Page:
A generation later the spirit for monetary reform resurged again in North Dakota with a determination to bring banking into public ownership and to abolish corporate land ownership. In 1915, the Socialist Party organiser A.C. Townley launched the Non-partisan League (NPL) to promote state control of flourmills, grain elevators and banks.(23) At the time, corporation interests based in Minneapolis, operating in collusion with the Northern Pacific railroad, dominated bank lending in North Dakota and the grain trade. The NPL campaign was so successful that its slate of independent Republicans swept the state elections of 1916 and won more seats in the legislature two years later.
Armed with this mandate the NPL set up three major state-run enterprises: North Dakota Mill and Elevator, a state railroad company, and the Bank of North Dakota as a public bank.(24) The benefits of the Bank of North Dakota for the farmers and citizens of the state are notable.(25)
In 2011, the BND [Bank of North Dakota] $5.3 billion in assets made it North Dakota’s second largest bank……. BND does plenty of bank business. Mostly, however, it makes loans – to students and small businesses, farmers and ranchers, affordable housing developers and disaster stricken farmers. The loans are designed to serve public need, so the terms of the loans are generally more favourable than private banks. BND loans aren’t a handout, they actually profit the state. The bank has been in the black every year since 1971, earning $70 million in 2011. More than half the profit goes back into the state’s General Fund offsetting North Dakotans’ taxes. The rest goes towards more loans, not CEO bonuses, because BND ‘execs’ are modestly paid public officials.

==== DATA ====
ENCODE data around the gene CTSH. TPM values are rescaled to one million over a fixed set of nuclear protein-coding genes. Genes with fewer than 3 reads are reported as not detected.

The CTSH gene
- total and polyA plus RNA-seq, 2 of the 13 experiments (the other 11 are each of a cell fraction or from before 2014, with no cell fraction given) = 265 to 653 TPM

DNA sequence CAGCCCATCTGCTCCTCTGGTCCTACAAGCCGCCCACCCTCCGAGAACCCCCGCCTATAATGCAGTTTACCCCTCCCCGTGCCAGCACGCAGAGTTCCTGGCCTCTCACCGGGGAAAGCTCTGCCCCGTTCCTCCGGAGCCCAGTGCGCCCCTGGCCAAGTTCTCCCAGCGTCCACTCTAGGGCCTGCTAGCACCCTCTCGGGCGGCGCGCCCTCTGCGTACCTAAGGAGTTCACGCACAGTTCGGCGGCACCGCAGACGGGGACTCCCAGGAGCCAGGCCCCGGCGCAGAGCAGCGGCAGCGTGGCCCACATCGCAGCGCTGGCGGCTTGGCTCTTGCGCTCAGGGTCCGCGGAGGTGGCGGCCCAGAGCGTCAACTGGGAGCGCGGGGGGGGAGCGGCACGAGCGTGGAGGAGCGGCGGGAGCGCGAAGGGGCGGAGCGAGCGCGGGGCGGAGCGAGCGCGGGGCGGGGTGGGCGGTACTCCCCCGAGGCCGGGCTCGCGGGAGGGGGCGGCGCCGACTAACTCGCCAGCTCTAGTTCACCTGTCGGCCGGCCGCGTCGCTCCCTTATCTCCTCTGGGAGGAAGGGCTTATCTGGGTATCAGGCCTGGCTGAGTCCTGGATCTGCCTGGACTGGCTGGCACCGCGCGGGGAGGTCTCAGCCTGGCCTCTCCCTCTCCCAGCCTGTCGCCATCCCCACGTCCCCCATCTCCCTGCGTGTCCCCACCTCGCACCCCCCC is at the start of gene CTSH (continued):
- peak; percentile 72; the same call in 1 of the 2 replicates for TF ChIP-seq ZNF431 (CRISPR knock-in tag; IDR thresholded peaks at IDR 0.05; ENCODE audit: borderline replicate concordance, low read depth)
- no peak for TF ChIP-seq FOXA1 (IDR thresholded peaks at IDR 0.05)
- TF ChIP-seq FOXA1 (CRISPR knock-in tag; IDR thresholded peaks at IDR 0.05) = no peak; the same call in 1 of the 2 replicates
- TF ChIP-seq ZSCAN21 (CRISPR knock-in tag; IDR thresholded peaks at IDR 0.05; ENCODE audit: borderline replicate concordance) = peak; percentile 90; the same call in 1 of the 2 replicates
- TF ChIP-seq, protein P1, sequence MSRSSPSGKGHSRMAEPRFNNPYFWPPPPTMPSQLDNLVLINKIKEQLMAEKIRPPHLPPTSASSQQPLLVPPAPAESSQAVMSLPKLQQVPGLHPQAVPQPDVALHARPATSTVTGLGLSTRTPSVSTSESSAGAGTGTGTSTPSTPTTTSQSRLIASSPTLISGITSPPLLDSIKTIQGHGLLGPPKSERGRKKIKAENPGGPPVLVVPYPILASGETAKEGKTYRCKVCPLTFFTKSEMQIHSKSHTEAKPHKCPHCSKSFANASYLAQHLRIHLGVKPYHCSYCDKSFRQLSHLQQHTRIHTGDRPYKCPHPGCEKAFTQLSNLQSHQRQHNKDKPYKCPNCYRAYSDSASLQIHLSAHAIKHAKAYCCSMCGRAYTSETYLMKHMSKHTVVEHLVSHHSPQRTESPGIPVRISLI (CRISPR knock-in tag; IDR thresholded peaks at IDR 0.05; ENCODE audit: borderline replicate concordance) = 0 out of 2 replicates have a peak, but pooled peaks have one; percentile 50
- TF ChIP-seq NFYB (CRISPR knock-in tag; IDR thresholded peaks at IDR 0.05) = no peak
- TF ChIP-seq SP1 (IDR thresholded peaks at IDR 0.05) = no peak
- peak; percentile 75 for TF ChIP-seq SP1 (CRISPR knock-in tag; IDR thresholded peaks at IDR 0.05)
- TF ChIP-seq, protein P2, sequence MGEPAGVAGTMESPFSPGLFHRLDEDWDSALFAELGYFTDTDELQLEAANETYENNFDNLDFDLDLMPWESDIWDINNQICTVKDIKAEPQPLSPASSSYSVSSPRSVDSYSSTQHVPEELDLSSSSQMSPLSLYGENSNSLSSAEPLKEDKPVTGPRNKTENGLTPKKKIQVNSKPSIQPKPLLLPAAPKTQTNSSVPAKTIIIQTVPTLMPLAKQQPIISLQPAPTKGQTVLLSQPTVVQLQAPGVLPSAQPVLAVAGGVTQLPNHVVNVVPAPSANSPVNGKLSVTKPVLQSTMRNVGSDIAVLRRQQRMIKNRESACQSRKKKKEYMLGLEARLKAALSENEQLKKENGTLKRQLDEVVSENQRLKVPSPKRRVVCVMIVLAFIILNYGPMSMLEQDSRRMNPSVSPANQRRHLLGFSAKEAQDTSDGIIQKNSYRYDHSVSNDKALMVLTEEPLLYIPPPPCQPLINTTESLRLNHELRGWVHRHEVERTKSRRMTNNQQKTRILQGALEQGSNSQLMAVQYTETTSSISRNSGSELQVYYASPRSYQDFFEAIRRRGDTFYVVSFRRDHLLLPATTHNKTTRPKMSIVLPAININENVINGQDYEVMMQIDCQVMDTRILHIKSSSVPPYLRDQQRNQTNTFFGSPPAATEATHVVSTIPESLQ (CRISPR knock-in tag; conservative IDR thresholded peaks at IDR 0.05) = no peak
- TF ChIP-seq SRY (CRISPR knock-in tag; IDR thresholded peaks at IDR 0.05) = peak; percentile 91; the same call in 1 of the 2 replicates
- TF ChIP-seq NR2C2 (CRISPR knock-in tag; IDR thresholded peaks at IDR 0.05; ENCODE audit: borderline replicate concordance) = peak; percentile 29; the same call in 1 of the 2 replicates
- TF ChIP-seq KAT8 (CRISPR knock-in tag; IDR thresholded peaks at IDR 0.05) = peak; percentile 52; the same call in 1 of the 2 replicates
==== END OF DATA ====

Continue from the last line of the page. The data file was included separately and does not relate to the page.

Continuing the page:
The public banking and other reforms of the NPL continue a century later to yield ongoing social dividends for both the public finances and for all North Dakotans.(26) Unfortunately only one US state has established this model. However there are other legacies and precedents for the common good.
100% money and Social credit arguments against debt-based money
In 1920 the US, Germany, Italy, France and the UK were saddled with huge levels of public debt. There was an urgent need to fund reconstruction, housing for the troops returning home and to change production over to civilian purposes. Henry Ford and Thomas Edison suggested a novel solution. To fund infrastructure projects that would generate an income stream, they proposed that new money be created by issuing interest-free government bonds. In 1921 they argued to Congress that the principal on the interest-free credit could be repaid from the income generated by say a hydro-electric dam or a toll bridge or from general taxation.(27) Thinking in the UK probed more deeply.